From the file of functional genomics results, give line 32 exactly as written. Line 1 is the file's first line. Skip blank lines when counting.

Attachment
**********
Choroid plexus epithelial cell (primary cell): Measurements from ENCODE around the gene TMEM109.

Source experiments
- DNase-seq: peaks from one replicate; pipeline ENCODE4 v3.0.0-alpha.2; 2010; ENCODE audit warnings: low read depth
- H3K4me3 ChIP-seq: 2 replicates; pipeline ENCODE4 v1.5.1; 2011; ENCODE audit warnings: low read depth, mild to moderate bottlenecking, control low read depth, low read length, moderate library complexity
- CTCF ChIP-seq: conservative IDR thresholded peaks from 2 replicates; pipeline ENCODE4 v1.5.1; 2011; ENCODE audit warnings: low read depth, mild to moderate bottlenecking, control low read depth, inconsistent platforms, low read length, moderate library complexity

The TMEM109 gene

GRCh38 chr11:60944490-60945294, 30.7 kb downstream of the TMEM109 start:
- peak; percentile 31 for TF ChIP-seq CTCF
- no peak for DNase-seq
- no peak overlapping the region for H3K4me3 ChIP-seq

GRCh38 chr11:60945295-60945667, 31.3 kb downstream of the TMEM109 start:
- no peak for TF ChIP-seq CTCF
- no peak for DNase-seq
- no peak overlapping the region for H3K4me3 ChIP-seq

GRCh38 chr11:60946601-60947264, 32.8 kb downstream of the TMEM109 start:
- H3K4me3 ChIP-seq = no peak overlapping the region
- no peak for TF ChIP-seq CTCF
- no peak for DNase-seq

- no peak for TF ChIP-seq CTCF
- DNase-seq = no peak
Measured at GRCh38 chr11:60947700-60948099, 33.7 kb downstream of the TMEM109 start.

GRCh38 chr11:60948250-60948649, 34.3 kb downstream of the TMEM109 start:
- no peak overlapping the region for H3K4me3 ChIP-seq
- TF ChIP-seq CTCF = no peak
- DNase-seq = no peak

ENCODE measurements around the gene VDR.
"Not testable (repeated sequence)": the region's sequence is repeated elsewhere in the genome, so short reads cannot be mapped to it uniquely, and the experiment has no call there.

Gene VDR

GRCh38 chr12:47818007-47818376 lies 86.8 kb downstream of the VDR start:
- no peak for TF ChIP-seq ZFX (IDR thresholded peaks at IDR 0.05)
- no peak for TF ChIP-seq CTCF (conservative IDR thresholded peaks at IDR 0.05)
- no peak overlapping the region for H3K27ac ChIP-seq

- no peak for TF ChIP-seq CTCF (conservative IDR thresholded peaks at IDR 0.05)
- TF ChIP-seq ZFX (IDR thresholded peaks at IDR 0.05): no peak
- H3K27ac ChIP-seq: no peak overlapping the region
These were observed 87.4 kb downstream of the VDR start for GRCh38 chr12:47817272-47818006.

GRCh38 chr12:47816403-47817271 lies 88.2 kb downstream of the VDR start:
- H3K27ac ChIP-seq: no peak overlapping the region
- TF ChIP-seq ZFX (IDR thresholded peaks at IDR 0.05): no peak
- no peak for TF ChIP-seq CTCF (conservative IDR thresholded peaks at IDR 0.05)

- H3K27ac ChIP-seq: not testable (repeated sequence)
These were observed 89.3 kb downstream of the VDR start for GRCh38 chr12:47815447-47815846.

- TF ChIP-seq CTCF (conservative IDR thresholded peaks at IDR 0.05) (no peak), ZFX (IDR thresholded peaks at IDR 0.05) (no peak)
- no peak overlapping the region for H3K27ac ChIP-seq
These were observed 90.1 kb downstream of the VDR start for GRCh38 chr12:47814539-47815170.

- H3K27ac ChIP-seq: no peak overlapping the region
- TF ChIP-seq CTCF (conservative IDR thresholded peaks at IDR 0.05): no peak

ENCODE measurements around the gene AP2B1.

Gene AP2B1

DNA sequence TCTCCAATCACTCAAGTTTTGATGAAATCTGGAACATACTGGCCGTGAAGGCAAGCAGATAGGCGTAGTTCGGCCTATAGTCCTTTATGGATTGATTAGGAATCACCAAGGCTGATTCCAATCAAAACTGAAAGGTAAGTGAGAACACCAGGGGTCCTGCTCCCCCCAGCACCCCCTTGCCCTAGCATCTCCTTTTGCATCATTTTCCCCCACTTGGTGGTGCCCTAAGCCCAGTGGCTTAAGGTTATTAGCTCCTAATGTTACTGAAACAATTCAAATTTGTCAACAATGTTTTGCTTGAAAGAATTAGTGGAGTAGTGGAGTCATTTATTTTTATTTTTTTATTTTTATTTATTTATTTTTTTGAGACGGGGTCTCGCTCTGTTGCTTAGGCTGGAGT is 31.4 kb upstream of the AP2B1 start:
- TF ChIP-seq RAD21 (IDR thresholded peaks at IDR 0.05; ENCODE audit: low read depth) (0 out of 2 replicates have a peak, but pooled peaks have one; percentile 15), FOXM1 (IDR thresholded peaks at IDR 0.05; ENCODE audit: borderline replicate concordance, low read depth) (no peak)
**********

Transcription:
- no peak overlapping the region for H3K27ac ChIP-seq